I continued following the river, boots squelching away. The views were stunning, with huge rocky boulders, and a number of waterfalls and pools, however I was unable to take many photographs due to the heavy rain, which had put the rivers and streams in spate. Eventually I began the ascent up towards the mountain pass to Gleann Unndalain, and ultimately Barisdale. The ascent was steep, approximately 400 metres with much of it over the equivalent horizontal distance. This was made more difficult by the rough tussocky terrain with large outcrops of rock, and strong gusting winds which whipped the rain against my face. This would have been challenging without a rucksack, never mind my extremely heavy one. Once again, my walking poles were essential for keeping me on my feet and supporting my knees which were working especially hard. My ankles and feet were hurting the most by this point, but at least my clothing was keeping out the worst of the weather and I was fighting off the cold with physical exertion. Towards the top, the grassy tussocks turned into wet snow, which turned into deep powdery snow, and this hid all but the contours of the already vague path. I felt the wildness of this place in my skin and in my muscles and bones. I admit that although I was exhilarated by what I could see and feel, there was a slight fear in me. I had felt it the previous night when walking in the dark to Sourlies, and I felt it now having almost reached the top of the mountain pass to Barisdale. This type of physical challenge in such a wild place, in such wild conditions, was uncharted territory for me, and I was on the limit of my comfort zone.

At the top of the pass, the rain had stopped, and when I finally got a glimpse over to the other side, down towards Gleann Unndalain, the golden light from the setting sun was breaking through the clouds. Although it would be dark soon, I could almost see Barisdale, and the sight of sunlight gave me a huge morale boost. I practically bounced down the side of the mountain to Barrisdale Bay and even the hail didn’t take the grin off my face. The bothy at Barisdale isn’t a traditional bothy. There is electricity, lighting, a toilet, and a kitchen sink, but no fire place. There is also a box in which you are expected to pay £3 for use of the bothy, or £1 for use of the facilities if you choose to camp outside. Being indoors only made it more obvious to me how exhausted I was – more than anything it was clear that I wasn’t carrying enough food. I was carrying a bit less than 2500 calories of food per day, this is the recommended amount for a standard day of city living, but not nearly enough for the amount of exercise I was doing. All of the clothes I had been wearing were wet, so I hung up everything but my base layers, which I would once again wear dry in my sleeping bag. I cooked up an expedition meal, and had a hot cup of vegetable stock, taking advantage of an OXO cube from the kitchen. I boiled some more water and filled up my Nalgene bottle to use as a hot water bottle, climbed into my sleeping bag, and I was off to sleep in no time at all.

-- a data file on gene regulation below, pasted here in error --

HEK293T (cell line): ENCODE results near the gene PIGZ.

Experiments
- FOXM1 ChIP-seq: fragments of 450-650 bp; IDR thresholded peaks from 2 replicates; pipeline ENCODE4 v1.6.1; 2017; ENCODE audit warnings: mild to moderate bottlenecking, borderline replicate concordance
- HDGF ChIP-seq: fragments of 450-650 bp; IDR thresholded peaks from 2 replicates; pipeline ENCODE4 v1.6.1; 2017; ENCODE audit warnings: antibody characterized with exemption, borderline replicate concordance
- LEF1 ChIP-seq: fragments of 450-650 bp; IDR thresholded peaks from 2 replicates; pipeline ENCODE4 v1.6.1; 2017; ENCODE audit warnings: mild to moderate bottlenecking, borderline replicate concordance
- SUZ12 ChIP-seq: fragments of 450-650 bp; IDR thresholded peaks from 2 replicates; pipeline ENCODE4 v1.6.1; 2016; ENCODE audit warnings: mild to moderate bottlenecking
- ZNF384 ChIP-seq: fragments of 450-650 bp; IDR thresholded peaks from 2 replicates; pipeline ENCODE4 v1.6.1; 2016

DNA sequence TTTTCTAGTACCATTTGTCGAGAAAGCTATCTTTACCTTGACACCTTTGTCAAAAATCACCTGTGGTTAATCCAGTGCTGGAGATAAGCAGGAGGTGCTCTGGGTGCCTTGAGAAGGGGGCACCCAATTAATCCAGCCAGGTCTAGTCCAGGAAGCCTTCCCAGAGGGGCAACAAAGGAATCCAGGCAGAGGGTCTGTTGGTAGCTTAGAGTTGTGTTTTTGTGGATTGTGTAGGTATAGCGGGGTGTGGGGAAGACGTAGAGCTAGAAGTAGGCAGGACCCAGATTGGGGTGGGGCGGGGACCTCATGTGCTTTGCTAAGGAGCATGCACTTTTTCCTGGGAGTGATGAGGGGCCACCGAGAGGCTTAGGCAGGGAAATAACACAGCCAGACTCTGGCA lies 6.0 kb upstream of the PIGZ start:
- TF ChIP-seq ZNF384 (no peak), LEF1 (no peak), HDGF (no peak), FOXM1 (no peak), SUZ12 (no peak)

Barisdale to Shiel Bridge

I was up and out of the door just after sunrise the following day. After following a vehicle track for a short while, you turn east towards Kinloch Hourn. The vehicle track gradually turns into a narrow path between overgrown shrubbery. The path dips up and down, following the side of the loch. Towards Kinloch Hourn itself, some of the path is paved with stone slabs and a wall which drops down to the water of the loch, before eventually opening out to a road and what I assumed were some small boat houses. I was still feeling exhausted from the previous day, and had vague hopes that the cafe would be open. It wasn’t, and there was nobody to be seen. I walked around the loch to the Stalker’s Lodge. Here, there was a small cabin with a sign that says: “Public Telephone”. North of Kinloch Hourn is a mountain pass to Shiel Bridge, with over 1000 metres of steep ascent. I checked my map to remind myself if there was an alternative route to Shiel Bridge, even checking how far it would be if I followed the road to the east. I knew that my only options were to go up and over the mountain pass, which at this point was covered in cloud, or to call a taxi to Shiel Bridge. I headed into the cabin and looked at the phone – it was clearly from an era before mobile telephones had become the norm. The number of a taxi firm was stuck to the side of the phone. I didn’t call it. I thought about calling my partner or family for some morale support. I didn’t.